To investigate the effects of carbon dioxide (CO2) hot spring baths on physiological functions, head-out immersion of urethane-anesthetized, fursheared male Wistar rats was performed. Animals were immersed in water (30 or 35 degrees C) with high-CO2 content ( approximately 1,000 parts/million; CO2-water). CO2-water for bathing was made by using an artificial spa maker with normal tap water and high-pressure CO2 from a gas cylinder. When a human foot was immersed for 10 min in the CO2-water at 35 degrees C, the immersed skin reddened, whereas skin color did not change in normal tap water at the same temperature. Arterial blood pressure, heart rate (HR), underwater skin tissue blood flow, and temperatures of the colon and immersed skin were continuously measured while animals were immersed in a bathtub of water for approximately 30 min at room temperature (26 degrees C). Immersed skin vascular resistance, computed from blood pressure and tissue blood flow, was significantly lower in the CO2-water bath than in tap water at 30 degrees C, but no differences were apparent at 35 degrees C. HR of rats in CO2-water was significantly slower than in tap water at 35 degrees C. Decreased HR in CO2-water was inhibited by infusion of atenolol (beta1-adrenoceptor blocker), but it was unaffected by atropine (muscarinic cholinoceptor blocker). Theses results suggest that bradycardia in CO2 hot spring bathing is caused by inhibition of the cardiac sympathetic innervation. This CO2-water maker should prove a useful device for acquiring physiological evidence of balneotherapy. (+info)
Biochemical comparison between radon effects and thermal effects on humans in radon hot spring therapy.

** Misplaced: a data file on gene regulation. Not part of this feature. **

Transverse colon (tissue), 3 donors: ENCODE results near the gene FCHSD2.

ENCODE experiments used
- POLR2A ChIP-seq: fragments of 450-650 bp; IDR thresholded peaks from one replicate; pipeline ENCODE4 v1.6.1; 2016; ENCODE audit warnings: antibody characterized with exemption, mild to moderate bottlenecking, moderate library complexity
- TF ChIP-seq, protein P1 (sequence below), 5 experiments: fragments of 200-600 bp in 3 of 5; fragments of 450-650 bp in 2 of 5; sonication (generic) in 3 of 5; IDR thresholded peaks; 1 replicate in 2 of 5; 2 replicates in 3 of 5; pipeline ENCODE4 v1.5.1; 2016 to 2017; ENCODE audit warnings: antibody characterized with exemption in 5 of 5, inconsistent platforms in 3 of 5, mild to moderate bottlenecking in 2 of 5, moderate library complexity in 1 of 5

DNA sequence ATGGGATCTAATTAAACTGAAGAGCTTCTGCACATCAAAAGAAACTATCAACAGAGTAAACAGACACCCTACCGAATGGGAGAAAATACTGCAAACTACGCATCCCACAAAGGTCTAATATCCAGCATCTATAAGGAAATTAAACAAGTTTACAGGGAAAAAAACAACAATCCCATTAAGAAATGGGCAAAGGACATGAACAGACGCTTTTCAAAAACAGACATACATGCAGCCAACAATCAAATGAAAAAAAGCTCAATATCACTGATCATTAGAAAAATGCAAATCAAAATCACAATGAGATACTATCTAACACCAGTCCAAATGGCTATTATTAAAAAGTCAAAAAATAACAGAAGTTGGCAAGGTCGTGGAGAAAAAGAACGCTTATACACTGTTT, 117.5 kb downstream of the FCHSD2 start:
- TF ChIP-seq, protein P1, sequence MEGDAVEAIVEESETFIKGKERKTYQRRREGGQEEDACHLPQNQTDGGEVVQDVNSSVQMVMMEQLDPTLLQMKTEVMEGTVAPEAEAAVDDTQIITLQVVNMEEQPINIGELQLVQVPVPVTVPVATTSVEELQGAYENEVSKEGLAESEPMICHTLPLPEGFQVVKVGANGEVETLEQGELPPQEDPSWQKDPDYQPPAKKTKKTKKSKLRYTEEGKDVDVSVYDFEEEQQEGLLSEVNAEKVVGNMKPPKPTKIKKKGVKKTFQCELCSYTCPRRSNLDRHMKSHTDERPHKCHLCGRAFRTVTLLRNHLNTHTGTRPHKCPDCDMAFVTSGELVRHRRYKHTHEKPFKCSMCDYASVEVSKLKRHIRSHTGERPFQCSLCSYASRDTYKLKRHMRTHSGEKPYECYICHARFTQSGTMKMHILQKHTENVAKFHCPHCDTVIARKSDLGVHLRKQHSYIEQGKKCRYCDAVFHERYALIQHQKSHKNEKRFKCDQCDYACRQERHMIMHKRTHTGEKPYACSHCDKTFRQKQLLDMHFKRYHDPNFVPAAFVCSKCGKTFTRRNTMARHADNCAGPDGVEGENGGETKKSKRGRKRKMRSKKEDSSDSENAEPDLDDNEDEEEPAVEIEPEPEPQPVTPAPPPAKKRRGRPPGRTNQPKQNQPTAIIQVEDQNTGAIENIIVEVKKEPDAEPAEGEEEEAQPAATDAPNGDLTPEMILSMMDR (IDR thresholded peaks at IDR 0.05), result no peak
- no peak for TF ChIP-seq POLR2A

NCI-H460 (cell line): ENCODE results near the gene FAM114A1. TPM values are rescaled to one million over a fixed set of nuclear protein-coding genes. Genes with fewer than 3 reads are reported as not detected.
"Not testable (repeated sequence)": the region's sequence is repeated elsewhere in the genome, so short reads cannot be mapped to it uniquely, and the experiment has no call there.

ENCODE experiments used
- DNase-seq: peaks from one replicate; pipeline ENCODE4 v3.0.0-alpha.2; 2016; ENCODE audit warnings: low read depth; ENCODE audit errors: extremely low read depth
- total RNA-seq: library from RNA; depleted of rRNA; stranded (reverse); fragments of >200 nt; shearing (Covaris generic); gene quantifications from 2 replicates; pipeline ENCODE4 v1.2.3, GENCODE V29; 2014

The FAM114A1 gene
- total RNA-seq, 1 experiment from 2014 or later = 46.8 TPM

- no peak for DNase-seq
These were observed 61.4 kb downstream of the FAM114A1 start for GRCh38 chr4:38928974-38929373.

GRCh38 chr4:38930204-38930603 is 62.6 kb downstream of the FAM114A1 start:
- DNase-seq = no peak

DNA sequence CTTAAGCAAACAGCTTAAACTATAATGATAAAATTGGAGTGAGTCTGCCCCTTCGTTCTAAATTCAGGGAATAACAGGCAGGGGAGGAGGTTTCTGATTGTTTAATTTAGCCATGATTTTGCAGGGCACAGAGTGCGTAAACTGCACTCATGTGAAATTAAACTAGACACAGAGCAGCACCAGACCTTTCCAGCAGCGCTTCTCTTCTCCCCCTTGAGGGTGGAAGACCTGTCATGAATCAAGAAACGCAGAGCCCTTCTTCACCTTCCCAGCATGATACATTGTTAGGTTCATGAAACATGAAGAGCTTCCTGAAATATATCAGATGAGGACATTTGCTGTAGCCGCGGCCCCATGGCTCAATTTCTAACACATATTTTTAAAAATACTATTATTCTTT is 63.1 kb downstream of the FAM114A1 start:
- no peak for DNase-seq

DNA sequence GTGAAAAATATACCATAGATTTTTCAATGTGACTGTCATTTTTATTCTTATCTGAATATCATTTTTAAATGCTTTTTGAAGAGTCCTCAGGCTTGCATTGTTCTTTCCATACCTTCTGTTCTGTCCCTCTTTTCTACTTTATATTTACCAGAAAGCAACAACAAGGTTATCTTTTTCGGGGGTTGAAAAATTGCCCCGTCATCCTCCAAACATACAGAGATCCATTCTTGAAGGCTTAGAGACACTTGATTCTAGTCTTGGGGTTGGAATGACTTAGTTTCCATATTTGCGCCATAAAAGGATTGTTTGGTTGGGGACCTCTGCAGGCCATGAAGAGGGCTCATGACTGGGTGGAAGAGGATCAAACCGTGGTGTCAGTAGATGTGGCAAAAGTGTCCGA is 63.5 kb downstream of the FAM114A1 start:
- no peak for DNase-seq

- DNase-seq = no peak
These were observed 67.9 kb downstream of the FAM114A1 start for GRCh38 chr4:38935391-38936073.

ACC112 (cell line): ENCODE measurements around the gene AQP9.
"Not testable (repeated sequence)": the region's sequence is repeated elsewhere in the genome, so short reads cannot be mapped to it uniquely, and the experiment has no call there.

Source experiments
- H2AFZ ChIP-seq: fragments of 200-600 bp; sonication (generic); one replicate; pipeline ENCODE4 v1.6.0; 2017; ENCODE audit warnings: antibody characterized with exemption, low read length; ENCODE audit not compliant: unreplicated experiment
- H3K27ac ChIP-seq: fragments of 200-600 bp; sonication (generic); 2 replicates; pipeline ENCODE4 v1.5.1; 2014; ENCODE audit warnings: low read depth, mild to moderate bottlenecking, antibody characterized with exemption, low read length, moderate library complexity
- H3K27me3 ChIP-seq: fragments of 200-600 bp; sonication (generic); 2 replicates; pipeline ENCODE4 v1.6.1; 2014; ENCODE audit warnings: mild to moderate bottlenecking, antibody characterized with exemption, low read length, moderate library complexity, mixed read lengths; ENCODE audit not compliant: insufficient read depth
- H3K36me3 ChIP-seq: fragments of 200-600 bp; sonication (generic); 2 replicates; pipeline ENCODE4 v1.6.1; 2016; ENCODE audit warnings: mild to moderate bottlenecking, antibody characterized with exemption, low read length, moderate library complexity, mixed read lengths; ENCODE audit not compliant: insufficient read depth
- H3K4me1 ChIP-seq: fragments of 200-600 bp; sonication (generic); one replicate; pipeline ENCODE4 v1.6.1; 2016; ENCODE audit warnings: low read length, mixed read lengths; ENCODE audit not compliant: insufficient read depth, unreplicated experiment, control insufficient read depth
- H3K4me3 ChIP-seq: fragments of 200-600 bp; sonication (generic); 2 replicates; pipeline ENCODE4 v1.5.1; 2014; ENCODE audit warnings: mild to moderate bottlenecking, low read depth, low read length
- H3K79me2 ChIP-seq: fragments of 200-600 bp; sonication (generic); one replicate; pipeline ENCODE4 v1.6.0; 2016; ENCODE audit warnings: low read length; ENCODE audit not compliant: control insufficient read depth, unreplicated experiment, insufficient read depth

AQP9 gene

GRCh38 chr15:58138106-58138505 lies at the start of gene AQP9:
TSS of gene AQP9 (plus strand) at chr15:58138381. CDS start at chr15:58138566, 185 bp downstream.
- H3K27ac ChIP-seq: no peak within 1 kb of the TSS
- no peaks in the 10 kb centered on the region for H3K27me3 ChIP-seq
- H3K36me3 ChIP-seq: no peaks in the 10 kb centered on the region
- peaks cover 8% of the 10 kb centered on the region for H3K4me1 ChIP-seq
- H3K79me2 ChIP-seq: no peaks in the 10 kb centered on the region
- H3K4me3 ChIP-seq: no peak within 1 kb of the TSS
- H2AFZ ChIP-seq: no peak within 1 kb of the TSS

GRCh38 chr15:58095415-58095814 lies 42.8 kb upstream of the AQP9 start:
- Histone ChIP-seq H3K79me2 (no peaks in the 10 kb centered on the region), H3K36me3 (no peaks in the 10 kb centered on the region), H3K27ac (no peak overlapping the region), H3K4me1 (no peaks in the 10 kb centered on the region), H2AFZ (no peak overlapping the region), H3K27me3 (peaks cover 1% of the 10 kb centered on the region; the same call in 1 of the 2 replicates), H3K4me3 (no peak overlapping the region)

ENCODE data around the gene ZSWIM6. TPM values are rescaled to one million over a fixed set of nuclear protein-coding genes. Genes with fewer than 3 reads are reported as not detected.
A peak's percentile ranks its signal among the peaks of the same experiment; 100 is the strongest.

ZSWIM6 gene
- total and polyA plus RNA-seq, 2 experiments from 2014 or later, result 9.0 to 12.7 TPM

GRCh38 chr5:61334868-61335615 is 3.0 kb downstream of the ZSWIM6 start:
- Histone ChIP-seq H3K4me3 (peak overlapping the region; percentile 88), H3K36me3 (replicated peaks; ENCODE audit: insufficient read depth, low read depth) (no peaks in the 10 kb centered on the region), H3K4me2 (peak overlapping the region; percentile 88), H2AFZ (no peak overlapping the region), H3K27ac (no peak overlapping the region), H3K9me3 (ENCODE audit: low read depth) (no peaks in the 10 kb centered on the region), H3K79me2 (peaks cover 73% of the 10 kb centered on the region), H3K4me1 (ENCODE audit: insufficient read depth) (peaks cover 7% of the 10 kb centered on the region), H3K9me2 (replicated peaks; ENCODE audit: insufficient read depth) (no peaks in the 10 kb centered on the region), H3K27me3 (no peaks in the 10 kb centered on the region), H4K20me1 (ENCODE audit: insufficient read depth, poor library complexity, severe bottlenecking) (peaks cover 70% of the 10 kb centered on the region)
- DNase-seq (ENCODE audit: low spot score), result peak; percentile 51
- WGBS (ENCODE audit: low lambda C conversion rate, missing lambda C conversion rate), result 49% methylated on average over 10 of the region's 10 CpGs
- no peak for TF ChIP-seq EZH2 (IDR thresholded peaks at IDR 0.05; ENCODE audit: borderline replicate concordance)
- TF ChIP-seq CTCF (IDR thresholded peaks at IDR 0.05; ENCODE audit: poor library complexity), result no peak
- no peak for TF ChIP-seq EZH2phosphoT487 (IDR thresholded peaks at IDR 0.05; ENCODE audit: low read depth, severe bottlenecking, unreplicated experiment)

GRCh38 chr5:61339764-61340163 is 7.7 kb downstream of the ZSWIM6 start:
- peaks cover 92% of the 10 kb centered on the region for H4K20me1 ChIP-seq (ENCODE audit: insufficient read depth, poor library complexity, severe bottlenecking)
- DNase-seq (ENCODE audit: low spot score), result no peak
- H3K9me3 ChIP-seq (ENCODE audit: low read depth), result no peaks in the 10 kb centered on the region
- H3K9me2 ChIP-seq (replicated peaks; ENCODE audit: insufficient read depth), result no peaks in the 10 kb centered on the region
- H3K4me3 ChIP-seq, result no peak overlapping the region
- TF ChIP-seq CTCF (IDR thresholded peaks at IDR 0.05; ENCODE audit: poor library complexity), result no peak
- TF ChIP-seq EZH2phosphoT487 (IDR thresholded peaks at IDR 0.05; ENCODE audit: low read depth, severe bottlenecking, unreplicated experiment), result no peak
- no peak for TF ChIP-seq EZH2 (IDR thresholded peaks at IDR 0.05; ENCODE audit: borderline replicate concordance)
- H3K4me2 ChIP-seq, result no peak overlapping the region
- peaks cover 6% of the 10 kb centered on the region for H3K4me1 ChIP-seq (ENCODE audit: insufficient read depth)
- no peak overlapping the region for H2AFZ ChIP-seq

The radioactive and thermal effects of radon hot spring were biochemically compared under a sauna room or hot spring conditions with a similar chemical component, using the parameters that are closely involved in the clinic for radon therapy. The results showed that the radon and thermal therapy enhanced the antioxidation functions, such as the activities of superoxide dismutase (SOD) and catalase, which inhibit lipid peroxidation and total cholesterol produced in the body. Moreover the therapy enhanced concanavalin A (ConA)-induced mitogen response and increased the percentage of CD4 positive cells, which is the marker of helper T cells, and decreased the percentage of CD8 positive cells, which is the common marker of killer T cells and suppressor T cells, in the white blood cell differentiation antigen (CD8/CD4) assay. Furthermore, the therapy increased the levels of alpha atrial natriuretic polypeptide (alpha ANP), beta endorphin, adrenocorticotropic hormone (ACTH), insulin and glucose-6-phosphate dehydrogenase (G-6-PDH), and it decreased the vasopression level. The results were on the whole larger in the radon group than in the thermal group. The findings suggest that radon therapy contributes more to the prevention of life-style-related diseases related to peroxidation reactions and immune suppression than to thermal therapy. Moreover, these indicate what may be a part of the mechanism for the alleviation of hypertension, osteoarthritis (pain), and diabetes mellitus brought about more by radon therapy than by thermal therapy. (+info)